LOS FRESNOS — For three decades, Max Baca has taken conjunto music to new heights, his driving sound driving the genre while preserving the roots of a tradition born along the Texas border nearly 100 years ago.

Next weekend, from Friday to Sunday, Baca and his band Los Texmaniacs will headline the Narciso Martinez Cultural Arts Center‘s 29th Annual Conjunto Festival, a three-day event featuring 16 bands gearing up to transform the Los Fresnos Memorial Park into one of the hottest dance floors in the area. .

“I’m very honored to perform at the festival because it’s one of the last legitimate conjunto festivals and it’s very important because it’s in the valley, where the music started,” Baca said. . “Conjunto music is very important to our heritage and our culture because, in a sense, we lose touch with where we come from.”


In 1992, Rogelio Nunez co-founded the Conjunto Festival, showcasing the genre’s seminal bands while leaving his mark on the Smithsonian Institution.

“The most important part of the festival is that we stay true to the roots of original music brought forth by Narciso Martinez,” he said, referring to the master accordionist from La Paloma who pioneered the music in the cantinas of San Benito. “Music is passed down from generation to generation. This reinforces the importance of an American genre that is not going away.


One of conjunto music’s greatest acts, the San Antonio Texmaniacs’ eclectic style electrified the genre at gigs across the country.

Growing up in Albuquerque, NM, Baca’s father instilled his love for the musical form, his talents making him one of the master bajo sexto de conjunto players.

“My dad introduced me, and that introduced me to Flaco Jimenez – and that opened up a different Pandora’s box,” Baca said, referring to the music legend accordionist. “That’s the style that I have _ the cheerfulthe happy sound.

In 1997 Baca founded the Texmaniacs, the Grammy-winning band now featuring his nephew Josh Baca on accordion.

“He’s one of the best accordionists in this type of music,” he says.

Max Baca and Los Texmaniacs headline the Narciso Martinez Cultural Arts Center’s 29th Anniversary Conjunto Festival, with 16 bands Friday through Sunday at Los Fresnos Memorial Park. (Courtesy picture)


Over the weekend, Baca plans to celebrate the 10th anniversary of bassist Noel Hernandez’s introduction to the band.

For 30 years, Hernandez stood at the forefront of music, playing with conjunto legends like Ruben Vela and Gilberto Perez while working with bands like Elida y Avante and Los Frijoles Romanticos.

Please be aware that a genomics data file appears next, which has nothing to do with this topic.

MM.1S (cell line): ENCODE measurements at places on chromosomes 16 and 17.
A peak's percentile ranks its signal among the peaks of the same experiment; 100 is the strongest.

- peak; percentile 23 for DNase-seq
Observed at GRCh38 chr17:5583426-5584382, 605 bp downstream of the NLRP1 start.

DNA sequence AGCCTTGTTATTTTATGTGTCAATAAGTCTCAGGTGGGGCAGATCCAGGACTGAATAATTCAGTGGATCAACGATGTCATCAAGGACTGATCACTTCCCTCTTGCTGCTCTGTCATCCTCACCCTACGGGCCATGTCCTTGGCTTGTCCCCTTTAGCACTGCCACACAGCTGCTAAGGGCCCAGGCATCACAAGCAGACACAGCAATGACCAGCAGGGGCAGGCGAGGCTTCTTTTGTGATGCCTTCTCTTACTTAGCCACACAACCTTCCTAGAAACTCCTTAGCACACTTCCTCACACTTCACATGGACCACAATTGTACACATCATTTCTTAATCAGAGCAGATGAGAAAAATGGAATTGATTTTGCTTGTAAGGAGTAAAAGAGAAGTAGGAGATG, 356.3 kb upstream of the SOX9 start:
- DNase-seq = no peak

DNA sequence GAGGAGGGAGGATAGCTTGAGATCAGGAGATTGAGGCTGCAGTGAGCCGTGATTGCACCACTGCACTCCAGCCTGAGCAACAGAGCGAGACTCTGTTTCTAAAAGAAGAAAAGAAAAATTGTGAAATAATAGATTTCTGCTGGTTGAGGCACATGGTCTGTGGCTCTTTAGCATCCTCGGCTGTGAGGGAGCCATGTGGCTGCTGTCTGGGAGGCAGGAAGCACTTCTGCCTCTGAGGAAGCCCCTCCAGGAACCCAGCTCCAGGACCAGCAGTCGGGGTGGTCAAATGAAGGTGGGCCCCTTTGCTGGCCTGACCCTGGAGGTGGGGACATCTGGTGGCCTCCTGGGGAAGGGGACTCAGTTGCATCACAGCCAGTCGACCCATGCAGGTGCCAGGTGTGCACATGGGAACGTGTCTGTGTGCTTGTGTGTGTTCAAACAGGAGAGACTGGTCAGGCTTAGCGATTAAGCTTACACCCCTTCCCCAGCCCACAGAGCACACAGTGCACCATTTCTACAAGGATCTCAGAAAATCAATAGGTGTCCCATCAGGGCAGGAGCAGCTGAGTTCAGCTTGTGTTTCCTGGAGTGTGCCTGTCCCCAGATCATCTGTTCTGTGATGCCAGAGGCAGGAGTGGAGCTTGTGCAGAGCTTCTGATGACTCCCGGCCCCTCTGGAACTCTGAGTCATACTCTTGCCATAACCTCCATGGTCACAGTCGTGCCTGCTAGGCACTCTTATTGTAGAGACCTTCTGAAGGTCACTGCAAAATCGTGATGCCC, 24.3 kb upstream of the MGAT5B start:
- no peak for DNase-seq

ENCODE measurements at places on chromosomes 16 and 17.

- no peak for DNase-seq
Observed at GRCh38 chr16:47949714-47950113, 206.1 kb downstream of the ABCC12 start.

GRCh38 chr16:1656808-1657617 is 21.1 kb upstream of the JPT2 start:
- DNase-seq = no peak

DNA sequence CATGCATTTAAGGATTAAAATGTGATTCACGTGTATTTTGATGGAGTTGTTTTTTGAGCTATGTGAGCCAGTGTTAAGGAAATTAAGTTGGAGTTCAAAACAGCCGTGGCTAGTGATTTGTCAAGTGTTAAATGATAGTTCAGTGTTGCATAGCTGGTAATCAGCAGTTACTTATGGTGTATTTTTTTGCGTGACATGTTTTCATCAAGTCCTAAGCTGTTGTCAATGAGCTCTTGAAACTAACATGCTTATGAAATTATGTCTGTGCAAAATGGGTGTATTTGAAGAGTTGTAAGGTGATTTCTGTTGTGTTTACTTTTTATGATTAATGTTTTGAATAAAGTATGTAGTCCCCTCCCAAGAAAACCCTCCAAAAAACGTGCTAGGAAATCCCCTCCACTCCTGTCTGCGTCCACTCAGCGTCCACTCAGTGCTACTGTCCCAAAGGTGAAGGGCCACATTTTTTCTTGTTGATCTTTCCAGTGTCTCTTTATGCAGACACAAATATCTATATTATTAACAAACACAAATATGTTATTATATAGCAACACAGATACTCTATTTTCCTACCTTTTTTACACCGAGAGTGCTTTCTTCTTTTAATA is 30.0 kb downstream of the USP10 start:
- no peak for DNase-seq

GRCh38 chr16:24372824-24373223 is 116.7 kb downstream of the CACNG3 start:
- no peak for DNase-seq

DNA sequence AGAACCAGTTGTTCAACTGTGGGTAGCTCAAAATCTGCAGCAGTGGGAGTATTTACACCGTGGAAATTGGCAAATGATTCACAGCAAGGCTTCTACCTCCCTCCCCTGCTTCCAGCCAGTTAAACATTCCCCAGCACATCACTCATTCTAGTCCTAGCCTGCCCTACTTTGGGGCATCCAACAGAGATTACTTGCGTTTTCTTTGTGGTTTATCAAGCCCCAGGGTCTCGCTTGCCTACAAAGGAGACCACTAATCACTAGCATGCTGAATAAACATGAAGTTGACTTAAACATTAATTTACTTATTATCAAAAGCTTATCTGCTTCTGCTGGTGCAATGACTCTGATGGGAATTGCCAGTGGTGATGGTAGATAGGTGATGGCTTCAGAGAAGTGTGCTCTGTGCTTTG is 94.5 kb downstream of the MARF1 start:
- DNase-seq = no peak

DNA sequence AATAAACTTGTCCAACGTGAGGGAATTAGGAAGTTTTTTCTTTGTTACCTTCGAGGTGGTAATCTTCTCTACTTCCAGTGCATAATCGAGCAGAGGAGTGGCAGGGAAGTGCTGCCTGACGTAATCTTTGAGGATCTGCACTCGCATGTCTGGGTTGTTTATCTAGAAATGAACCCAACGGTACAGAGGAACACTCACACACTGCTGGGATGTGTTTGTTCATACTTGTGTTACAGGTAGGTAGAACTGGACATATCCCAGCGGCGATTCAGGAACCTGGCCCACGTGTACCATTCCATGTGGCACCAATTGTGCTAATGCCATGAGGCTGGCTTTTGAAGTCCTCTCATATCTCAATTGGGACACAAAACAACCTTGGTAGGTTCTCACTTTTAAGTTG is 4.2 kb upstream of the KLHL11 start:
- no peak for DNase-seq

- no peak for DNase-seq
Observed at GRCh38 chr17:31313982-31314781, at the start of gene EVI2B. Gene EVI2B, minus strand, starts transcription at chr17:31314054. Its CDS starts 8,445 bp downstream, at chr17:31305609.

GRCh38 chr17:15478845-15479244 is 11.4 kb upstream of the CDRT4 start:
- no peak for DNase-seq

In his hometown of La Villa, Hernandez honed the skills that help root the band in the tradition of the genre.

“Being from La Villa, he brings a certain style to our group – he has that edge, that South Texas feel,” Baca said. “I call him the backbone of the band. He exposes the heartbeat. He’s a natural. With Noel, we sound different than any conjunto.

While playing the drums, Chris Rivera became a top vocalist.

“He’s one of the few drummers with a great voice,” Baca said. “We have very, very seasoned musicians that add to the caliber of the band.”


The festival opens on Friday, with a full day of music on Saturday before Baca and his band take the stage on Sunday.

“That’s the base,” Nunez said. “We still have three days of conjunto music. It’s conjunto after conjunto after conjunto. We bring in all these bands that have been playing music for 20, 30, 40 years – people who are presenting music across Texas.

Each year, the festival transforms Los Fresnos Memorial Park into a roaring dance floor.

“It’s a lot of dancing – people come to the festival like a dance,” Nunez said. “People are looking for this kind of festival. It’s a big dance floor. Dancing is a very important part of conjunto music and connecting with music. It’s driving noise – polkas, huapangos, schotis. The accordion penetrates your skin and your soul.


In 1991, Nunez co-founded the Narciso Martinez Cultural Arts Center, dedicated during the celebration of Martinez’s 80th birthday – shortly before his death.

From its opening in San Benito at Memorial Park in Los Fresnos, the center has become a showcase for Mexican-American arts.

“The Narciso Martinez Cultural Arts Center preserves, promotes and develops the rich cultural heritage of the Mexican community through visual arts, music, theater, dance and literature programs,” organizers said in a statement. Press.

In 1999, the Smithsonian Institution praised the central Conjunto festival with a CD titled “Taquachito Nights”, featuring recordings by several conjunto pioneers who played the previous year’s shows.

Tickers are $10 for a one-day pass and $25 for three days.

Festival program


Ole Trevino and Su Conjunto

Conjunto Imprezzion

Azido Group

Isaac De Los Santos and Sangre Chicana

Morales Brothers


Los Fresnos CISD Conjunto Halcon &

Los Fresnos Elementary Conjunto

Los D Boys

Conjunto Cats

AX Very

Epi Martinez and his friends

Flavio Longoria & Conjunto Kings

Tejano Boys


Riley and Los Gilitos

Cindy Ramos and Su Conjunto

Gilberto Perez, Jr. and Su Conjunto

La Naturaleza

Max Baca and Los Texmaniacs